‘That explains the smouldering looks!’ she had laughed and winked at me.
I liked how openly flirtatious she was. Her confident and breezy manner made her even more attractive to me. And she was obviously very sharp. I became oblivious of everyone else in the room. That semester, all I needed was Amita.
Soon after, we started going out. We did everything together. Other than the breaks when we were away from the country on our respective projects, we were inseparable. We even moved in together in the following semester. After graduation, Amita and I moved to London where I had secured a job with the World Bank and Amita had been offered a consultancy position at Amnesty International.
Amita knew my pulse. I would be looking into the distance, thinking of something specific and Amita would talk about it like she read my mind. I secretly still think she could read my mind.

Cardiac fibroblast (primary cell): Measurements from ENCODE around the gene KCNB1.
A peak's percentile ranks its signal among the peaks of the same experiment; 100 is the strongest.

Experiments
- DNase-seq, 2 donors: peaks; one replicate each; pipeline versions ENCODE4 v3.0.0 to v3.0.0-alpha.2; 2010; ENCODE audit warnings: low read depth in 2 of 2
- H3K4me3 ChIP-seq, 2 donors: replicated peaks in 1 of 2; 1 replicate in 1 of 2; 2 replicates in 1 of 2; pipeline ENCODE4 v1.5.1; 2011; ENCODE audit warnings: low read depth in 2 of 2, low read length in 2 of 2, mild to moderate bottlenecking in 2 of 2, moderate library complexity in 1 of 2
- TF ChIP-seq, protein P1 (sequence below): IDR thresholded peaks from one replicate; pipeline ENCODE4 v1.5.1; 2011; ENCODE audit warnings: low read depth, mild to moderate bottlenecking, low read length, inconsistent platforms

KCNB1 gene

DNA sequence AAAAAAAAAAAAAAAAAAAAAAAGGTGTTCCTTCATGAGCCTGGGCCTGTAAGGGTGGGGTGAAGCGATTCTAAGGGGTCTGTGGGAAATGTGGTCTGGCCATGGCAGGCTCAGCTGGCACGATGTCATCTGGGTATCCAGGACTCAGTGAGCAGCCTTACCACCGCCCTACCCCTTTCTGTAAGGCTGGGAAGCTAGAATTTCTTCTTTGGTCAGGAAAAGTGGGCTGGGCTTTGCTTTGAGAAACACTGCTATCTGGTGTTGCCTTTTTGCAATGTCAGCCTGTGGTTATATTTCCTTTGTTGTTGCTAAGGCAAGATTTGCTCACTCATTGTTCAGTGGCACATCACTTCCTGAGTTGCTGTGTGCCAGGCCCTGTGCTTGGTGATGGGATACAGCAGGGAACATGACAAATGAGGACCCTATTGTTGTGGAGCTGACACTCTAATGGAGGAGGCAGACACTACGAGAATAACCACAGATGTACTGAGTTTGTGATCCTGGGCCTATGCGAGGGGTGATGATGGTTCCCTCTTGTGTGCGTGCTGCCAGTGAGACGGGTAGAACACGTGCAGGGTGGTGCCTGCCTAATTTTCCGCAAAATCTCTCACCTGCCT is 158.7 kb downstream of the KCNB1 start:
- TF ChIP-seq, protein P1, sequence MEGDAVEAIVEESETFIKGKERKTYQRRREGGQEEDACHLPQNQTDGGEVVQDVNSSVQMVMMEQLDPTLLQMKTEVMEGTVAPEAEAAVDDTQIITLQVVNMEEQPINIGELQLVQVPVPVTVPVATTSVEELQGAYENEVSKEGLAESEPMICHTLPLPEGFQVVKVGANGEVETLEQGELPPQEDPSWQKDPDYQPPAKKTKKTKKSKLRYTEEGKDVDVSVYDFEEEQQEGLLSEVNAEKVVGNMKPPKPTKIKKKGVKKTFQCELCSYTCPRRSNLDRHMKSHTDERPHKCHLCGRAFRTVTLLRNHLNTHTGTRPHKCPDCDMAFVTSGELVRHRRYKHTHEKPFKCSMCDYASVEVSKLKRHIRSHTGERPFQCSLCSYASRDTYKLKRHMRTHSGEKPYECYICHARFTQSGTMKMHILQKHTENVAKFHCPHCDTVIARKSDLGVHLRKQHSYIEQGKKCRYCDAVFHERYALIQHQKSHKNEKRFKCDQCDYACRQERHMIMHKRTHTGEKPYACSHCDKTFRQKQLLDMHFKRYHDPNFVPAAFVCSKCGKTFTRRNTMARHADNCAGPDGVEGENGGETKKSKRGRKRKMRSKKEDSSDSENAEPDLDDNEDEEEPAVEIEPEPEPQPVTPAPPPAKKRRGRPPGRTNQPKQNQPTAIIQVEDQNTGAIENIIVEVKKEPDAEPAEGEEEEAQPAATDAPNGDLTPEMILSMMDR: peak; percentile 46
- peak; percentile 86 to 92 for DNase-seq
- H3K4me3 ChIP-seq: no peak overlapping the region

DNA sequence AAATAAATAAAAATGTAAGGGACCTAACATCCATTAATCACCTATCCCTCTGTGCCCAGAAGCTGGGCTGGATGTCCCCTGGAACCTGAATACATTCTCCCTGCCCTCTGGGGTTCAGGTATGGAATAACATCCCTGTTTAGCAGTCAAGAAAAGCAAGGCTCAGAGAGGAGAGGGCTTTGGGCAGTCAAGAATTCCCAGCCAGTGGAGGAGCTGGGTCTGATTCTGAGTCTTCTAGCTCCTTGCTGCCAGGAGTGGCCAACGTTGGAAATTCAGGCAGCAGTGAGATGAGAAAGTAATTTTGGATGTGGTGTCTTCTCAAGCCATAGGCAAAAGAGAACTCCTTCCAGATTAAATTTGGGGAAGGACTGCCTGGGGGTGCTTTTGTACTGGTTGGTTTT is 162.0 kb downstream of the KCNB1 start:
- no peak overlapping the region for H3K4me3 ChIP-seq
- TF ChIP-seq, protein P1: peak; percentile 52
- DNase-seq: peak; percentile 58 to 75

We got married soon after moving to London, in my hometown in Bangalore. It was a traditional Kannadiga wedding. There is a ceremony in Kannadiga weddings that is quite peculiar. The groom is given an umbrella and in the middle of the wedding ceremony does a ‘mock’ walk out of the mandapam. The groom wants to remain a brahmachari for life. The bride’s father has to run after the groom and convince him to not abandon the next stage of life, grihasthashrama. The father has to beg and plead and cajole the groom into marrying the bride. The groom relents and walks back and then the marriage ceremony takes place.
‘Everything about Indian marriages, nay any marriages, reeks of patriarchy,’ Amita would say. ‘This ceremony, in particular. Can you imagine a ceremony where the husband’s father will have to beg the bride? For anything!’
‘At least I did not walk out of the mandapam and demand a fully dowry worth your weight in gold,’ I had laughed and said. ‘All this feminism is a ruse to get us Indian men to give up on our male privilege. Now go make me tea,’ I had told her while laughing harder as she kicked me.